When we were there in March – celebrating a friend’s birthday with a late-winter hike – we chose to start on the Boulder Loop Trail. Not surprising for this time of year, it was icy from the get-go. (Read: microspikes essential!)

The start of the Boulder Loop Trail to the summit of Mt. Major in NH. Shannon Bryan photo
Plenty of ice on the trail in March. Shannon Bryan photo

It’s a steady incline to start. Temperatures were already fairly mild on the March morning we were there, so it didn’t take but 5 minutes of hiking to start shedding layers.

And then came the boulders – the trail’s namesakes. And things got a bit steeper.

Oh, so that’s what they meant by “Boulder Trail.” Shannon Bryan photo
A nice little climb on the Boulder Loop Trail. Shannon Bryan photo

There was a lot of breath-catching on the way up. But Mt. Major is a great hike to shake those hiking legs (and your lungs) awake after a long winter. The scrambling over rocks makes for a nice challenge, but the distance doesn’t take all day. So it’s a perfect blend of “I worked for this summit!” and “I can do this even if I haven’t hiked in months.”

The terrain levels out at the summit nears. Shannon Bryan photo

Eventually, the terrain leveled out as we got closer to the summit. And there were a few spots where the trees opened up to offer some pretty great views.

Hiking along the top of Mt. Major. Shannon Bryan photo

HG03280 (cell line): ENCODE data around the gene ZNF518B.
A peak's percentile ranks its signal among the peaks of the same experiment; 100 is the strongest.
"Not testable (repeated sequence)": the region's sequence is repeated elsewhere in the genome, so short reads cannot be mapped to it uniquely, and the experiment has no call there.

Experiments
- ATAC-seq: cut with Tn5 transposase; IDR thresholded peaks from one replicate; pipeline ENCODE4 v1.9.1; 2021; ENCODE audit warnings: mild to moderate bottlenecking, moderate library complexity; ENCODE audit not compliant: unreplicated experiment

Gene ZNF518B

Lake Winnipesaukee through the trees near the top of Mt. Major. Shannon Bryan photo
Hanging out, enjoying the view. Shannon Bryan photo
Topping out. Shannon Bryan photo

A cairn or two leads the way to the summit and the structure we started talking about in the first place. I suspect this space gets busy on warmer days, but there’s a lot of room to spread out and views in multiple directions. It was pretty quiet up there when we arrived, so we took over the hut for a bit.

The hut! Shannon Bryan photo

Inevitably, the view of Lake Winnipesaukee lured us out from our little lair. We also made some new summit friends, too, and ended up loitering at the summit for a long while. And we took jumping photos, because why not.

Word on the summit was the Mt. Major Trail was icier/slushier/muddier and more challenging than the Boulder Loop, so we opted to go down the same way we came up.

Back down the way we came. Shannon Bryan photo
Anup Aryal sauntering down the Boulder Loop Trail on Mt. Major. Shannon Bryan photo

I don’t know if it was the mild late-winter temps, the friendly people we met, or the splendid scenery under overcast skies, but it felt excellent to linger up there as long as we did.

I think Mr. Phippen would understand.

Mt. Major, New Hampshire

We took the 1.6-mile Boulder Loop Trail up and down, but a loop (with the 1.5-mile Mt. Major Trail) is a good option, too. Both trails start from the parking lot off Route 11. Directions.

More on the trails: belknaprangetrails.org/mt-major/blue-trail/

You can also hike the entire Belknap Range Trail, which extends from the Gunstock Mountain Resort to Mt. Major parking area using all or part of several other trails along the way. (It’s 11 miles from Gunstock to the summit of Mt. Major.)

This post was originally published March 30, 2019